Tuesday, July 10, 2018

Mentor Text Author Study: Loren Long

By Keila V. Dawson

From a young age, Loren Long loved to draw. In school, it was something he was really good at. And he wanted to grow up to be an artist. Even when he was diagnosed with colorblindness, Loren never let go of his dream. He majored in graphic design in college, went to art school, and became a #1 New York Times bestselling illustrator and author.
After a career illustrating greeting cards and magazine covers, he designed book covers. That led him to his career in picture book illustration. And ultimately paved the way to writing and illustrating picture books.
Loren is a storyteller. Watching him present at a book event or speak on a panel with other authors and illustrators is a real treat. He is funny, insightful, and inspirational. 
Here are a few reasons why his books are so popular.

Loren Long’s stories have a timeless quality and are cherished by children and adults alike. They have what many refer to as “heart”.
In Little TreeLong delivers emotion in every spread using pictures and or words. He doesn’t say the little tree is happy or has friends; kids see bright green leaves and other trees all around him. But fall comes and other trees drop their leaves except for Little Tree. He didn't say Little Tree is afraid of change. In every season, the art and the repeated refrain “Little Tree just hugged his leaves tight.” reveal that emotion.  

Long is well-known for creating the picture book series about an endearing character named Otis highlighting themes of friendship and kindness.  In each story in the series, Long uses events from farm life that easily translate to universal values kids are introduced to at home and in school.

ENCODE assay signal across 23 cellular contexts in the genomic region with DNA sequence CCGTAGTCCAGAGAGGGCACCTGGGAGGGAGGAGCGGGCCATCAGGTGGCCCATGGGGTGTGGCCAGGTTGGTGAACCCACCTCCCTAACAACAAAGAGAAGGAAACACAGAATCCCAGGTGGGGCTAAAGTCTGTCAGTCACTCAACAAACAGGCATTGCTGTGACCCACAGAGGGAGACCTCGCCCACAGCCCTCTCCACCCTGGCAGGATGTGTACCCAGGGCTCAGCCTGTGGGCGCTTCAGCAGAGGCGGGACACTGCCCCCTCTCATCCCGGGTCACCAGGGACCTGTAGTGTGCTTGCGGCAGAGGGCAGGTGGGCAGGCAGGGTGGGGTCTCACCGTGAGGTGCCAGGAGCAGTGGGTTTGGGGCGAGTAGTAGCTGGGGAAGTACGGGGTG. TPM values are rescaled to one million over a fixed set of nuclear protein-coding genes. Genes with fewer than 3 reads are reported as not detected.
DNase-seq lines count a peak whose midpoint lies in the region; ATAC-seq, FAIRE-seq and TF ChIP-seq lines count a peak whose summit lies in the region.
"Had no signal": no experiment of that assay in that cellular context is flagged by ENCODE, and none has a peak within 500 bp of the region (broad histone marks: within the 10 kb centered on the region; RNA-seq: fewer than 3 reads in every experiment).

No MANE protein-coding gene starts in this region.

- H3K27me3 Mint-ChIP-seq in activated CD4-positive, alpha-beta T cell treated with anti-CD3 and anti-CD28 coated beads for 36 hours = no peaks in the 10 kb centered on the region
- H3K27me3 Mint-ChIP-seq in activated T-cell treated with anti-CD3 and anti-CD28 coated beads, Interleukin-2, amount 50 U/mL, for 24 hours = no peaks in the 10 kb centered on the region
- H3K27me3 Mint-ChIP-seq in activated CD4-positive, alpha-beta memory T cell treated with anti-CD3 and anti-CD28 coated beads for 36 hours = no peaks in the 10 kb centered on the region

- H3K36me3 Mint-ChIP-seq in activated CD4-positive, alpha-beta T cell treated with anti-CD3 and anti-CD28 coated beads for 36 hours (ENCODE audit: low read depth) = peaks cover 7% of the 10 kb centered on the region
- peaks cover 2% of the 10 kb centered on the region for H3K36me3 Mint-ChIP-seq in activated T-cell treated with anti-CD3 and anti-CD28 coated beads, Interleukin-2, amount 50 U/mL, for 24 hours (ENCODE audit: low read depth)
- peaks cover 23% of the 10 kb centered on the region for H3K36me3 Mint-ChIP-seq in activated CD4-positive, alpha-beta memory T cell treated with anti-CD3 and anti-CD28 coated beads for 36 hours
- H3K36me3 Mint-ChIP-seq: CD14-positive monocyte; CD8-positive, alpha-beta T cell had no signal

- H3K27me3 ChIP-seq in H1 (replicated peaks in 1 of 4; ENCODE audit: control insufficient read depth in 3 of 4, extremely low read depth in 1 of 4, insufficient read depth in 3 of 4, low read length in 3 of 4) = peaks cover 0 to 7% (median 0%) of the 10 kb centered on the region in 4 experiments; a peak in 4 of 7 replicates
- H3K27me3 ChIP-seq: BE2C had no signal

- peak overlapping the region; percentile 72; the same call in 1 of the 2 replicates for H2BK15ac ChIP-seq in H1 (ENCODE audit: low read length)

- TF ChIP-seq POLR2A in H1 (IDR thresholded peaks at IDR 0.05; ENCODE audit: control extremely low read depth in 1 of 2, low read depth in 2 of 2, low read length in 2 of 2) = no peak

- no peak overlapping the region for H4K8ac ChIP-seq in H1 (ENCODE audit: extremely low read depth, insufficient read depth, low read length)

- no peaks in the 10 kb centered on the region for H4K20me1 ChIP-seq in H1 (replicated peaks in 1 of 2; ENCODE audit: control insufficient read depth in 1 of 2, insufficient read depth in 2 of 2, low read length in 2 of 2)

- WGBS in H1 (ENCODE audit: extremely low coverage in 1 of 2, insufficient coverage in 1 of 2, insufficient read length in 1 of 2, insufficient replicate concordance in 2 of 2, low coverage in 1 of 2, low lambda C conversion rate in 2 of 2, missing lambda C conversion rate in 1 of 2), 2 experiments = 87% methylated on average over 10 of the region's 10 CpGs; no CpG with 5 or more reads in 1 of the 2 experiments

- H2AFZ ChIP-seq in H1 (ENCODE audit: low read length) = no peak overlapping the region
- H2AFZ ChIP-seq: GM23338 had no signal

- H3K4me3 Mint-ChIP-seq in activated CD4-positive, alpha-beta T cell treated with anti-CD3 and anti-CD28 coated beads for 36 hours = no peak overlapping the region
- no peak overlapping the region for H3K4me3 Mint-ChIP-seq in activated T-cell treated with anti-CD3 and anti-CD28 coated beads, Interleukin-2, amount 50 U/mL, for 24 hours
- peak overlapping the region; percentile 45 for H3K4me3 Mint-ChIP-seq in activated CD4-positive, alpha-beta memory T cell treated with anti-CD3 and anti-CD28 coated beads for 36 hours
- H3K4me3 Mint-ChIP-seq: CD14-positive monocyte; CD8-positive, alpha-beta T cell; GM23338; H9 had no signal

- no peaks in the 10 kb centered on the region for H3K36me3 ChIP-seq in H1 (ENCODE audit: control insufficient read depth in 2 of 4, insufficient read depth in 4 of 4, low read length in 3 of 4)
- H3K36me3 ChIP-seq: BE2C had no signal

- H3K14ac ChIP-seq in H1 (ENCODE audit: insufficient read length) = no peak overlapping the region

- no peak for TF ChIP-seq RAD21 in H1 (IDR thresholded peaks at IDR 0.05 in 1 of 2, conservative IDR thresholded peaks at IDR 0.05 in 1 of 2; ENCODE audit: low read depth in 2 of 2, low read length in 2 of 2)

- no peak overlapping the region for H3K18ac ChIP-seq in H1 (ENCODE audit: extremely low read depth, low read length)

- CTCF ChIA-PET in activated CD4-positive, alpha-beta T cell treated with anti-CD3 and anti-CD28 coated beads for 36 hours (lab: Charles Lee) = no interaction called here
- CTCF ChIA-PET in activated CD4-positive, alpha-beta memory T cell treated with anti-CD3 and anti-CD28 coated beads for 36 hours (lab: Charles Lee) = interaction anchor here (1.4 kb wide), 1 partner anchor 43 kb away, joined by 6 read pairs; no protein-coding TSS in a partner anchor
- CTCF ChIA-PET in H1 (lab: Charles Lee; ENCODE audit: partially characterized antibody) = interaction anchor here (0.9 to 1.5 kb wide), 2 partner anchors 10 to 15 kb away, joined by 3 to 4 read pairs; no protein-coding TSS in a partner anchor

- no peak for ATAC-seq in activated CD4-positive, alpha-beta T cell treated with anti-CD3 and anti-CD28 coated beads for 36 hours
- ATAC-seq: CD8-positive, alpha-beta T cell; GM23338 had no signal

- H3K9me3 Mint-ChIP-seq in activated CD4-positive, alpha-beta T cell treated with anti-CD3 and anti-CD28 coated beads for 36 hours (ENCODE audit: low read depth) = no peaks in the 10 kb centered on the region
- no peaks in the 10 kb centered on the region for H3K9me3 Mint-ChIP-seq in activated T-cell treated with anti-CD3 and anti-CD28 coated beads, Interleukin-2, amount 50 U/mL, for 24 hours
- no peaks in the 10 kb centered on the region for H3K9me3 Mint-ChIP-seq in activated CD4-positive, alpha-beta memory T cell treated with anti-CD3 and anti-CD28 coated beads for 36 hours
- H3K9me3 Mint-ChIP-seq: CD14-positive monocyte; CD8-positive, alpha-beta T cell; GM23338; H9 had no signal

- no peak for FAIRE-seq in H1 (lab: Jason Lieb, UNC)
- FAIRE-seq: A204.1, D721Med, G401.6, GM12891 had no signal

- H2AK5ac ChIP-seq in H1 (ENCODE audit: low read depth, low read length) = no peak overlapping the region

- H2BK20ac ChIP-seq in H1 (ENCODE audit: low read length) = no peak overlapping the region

Otis his first book in the series, Long’s young audience learns about where Otis lives and what’s important to him in the opening. 
“There was once a friendly little tractor. His name was Otis, and every day Otis and his farmer worked together taking care of the farm they called home. Otis liked to work.”
The child understands:
·       The character is a tractor.
·       The tractor’s name is Otis.
·       Otis is a friendly tractor.
·       Every day Otis and his farmer are together.
·       Together they took care of the farm.
·       The farm is home.
·       Otis liked to work.

When developing a character, it’s important to know what makes that character appealing. In an interview, Long said he developed the character first before creating the image. The traits of Otis are reflected through his sounds, actions, and reactions to situations and other characters. Let’s look at how Long shows us what he wants us to know about Otis. 
Why do kids care about Otis?
He’s friendly. Otis has big headlight eyes, a metal nose, cute smile, two big wheels in the back, and one in the front that helps him do things tractors do. His putt puff puttedy chuff helps a scared little calf drift off to sleep. His puttering purr reveals his gentle nature.  
What are some childlike qualities Otis has?
He loves to play and have fun! He chases rabbits, plays leapfrog over bales of hay and ring-around-the-rosy.
Why would a child remember Otis?